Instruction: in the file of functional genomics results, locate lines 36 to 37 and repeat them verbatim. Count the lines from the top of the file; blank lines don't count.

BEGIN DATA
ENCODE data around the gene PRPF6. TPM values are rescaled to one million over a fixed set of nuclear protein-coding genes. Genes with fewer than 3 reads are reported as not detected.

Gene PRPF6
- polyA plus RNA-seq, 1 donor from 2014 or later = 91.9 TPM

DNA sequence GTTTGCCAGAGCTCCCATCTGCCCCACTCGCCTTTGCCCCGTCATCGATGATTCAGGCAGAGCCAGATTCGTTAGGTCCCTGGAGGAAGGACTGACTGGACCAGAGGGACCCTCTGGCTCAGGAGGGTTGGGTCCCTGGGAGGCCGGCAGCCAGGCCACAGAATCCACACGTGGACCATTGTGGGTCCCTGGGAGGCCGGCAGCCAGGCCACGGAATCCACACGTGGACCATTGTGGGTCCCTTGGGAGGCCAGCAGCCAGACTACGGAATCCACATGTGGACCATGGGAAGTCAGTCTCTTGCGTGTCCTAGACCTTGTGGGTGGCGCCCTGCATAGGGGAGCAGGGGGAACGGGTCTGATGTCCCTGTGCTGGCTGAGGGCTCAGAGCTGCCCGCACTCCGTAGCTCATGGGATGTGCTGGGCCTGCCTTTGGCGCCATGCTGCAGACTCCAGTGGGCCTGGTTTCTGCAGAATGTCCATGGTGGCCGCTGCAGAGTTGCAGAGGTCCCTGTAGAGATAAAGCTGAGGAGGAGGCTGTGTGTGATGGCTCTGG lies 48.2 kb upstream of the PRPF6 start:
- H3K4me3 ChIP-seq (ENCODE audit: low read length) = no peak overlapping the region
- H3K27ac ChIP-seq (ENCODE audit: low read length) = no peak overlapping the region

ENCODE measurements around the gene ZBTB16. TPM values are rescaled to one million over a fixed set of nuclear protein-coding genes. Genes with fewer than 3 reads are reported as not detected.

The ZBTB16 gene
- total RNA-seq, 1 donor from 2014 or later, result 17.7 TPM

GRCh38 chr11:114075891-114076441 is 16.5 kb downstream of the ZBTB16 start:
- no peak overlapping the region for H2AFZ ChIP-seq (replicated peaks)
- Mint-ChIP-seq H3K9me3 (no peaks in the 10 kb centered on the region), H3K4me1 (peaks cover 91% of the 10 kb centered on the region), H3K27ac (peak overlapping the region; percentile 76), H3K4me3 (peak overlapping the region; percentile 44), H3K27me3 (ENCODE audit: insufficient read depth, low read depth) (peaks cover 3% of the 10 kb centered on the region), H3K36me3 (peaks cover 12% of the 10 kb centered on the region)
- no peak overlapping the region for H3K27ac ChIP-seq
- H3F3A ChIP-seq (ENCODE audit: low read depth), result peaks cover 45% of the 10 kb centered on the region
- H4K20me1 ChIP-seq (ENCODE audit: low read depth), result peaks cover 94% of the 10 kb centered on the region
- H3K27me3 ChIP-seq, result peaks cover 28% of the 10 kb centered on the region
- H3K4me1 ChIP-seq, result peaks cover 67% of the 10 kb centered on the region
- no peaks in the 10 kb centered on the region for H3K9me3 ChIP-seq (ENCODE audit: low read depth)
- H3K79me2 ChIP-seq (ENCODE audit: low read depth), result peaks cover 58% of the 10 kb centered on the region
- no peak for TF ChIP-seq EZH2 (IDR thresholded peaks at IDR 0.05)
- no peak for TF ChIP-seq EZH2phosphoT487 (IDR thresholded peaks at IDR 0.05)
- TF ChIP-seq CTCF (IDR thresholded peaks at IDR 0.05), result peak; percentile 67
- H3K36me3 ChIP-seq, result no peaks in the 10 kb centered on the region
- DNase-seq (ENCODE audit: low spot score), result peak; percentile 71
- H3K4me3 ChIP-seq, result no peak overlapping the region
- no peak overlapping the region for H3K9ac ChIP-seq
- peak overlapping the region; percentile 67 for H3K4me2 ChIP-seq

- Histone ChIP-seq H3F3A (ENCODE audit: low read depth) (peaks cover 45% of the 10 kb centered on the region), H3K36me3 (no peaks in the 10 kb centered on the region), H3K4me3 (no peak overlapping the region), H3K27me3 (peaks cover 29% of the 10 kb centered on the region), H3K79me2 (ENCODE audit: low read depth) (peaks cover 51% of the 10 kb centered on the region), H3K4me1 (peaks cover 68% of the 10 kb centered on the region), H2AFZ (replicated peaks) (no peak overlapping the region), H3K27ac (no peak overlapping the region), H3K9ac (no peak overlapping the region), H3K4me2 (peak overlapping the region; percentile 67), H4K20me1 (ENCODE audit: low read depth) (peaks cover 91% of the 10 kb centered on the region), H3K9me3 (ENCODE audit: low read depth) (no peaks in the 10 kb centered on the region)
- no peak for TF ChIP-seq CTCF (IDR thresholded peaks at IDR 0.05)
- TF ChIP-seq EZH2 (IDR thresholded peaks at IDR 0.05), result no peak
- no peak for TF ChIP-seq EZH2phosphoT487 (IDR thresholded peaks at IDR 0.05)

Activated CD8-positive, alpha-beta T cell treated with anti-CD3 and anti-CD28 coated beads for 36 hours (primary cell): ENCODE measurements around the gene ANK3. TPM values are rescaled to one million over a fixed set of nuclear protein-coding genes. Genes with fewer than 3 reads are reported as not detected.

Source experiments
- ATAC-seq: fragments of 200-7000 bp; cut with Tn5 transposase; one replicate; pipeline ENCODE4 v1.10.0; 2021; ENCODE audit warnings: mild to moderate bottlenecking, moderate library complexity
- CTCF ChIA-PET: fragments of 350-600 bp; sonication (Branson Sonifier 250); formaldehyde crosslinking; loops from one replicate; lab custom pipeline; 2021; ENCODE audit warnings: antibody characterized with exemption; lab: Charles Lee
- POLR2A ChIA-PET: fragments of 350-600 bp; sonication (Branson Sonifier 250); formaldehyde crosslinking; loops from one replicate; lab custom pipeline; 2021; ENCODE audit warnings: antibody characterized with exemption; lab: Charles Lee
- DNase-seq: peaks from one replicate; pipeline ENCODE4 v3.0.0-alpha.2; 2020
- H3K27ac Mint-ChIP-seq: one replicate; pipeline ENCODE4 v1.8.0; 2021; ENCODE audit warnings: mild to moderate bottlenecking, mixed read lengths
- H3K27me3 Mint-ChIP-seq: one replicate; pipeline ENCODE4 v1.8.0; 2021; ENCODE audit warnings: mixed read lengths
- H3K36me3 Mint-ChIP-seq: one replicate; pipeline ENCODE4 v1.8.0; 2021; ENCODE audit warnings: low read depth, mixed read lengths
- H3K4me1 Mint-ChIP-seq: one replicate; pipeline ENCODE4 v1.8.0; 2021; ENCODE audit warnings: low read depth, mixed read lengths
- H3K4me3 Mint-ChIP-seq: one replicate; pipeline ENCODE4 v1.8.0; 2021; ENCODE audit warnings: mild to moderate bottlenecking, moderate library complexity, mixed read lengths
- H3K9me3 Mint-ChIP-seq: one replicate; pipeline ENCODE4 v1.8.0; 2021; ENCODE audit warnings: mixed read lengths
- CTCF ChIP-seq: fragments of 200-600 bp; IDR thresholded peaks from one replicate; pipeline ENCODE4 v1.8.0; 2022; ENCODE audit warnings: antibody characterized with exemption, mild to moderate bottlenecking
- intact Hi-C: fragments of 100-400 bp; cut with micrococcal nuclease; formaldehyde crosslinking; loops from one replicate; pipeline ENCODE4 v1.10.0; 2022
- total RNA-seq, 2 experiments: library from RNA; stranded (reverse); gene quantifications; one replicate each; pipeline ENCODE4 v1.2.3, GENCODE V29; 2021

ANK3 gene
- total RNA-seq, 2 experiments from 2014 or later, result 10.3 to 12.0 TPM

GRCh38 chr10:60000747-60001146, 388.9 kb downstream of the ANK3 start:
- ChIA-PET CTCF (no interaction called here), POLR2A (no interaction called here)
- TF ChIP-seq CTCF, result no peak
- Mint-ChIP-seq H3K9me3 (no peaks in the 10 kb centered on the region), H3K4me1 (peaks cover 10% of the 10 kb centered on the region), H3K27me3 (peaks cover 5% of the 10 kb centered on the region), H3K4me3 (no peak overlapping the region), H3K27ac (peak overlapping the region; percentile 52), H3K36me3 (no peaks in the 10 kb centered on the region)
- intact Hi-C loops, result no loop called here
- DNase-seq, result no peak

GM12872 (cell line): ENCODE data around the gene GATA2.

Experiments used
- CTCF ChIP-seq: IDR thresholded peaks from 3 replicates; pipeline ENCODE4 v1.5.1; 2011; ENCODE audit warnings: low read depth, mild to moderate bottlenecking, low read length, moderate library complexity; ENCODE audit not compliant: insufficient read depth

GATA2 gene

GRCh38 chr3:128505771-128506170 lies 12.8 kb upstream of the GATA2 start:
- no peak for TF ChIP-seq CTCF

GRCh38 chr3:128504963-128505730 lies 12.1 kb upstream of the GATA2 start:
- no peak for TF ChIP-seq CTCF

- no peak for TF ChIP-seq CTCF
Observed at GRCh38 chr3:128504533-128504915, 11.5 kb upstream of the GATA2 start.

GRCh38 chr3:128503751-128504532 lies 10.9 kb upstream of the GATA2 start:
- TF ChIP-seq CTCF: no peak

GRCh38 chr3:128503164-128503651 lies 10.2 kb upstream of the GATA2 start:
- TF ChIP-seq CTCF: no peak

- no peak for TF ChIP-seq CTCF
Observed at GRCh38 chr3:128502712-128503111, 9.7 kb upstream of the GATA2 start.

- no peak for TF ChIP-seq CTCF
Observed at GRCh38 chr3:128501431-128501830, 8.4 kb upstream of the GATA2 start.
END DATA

- POLR2A ChIA-PET: fragments of 350-600 bp; sonication (Branson Sonifier 250); formaldehyde crosslinking; loops from one replicate; lab custom pipeline; 2021; ENCODE audit warnings: antibody characterized with exemption; lab: Charles Lee
- DNase-seq: peaks from one replicate; pipeline ENCODE4 v3.0.0-alpha.2; 2020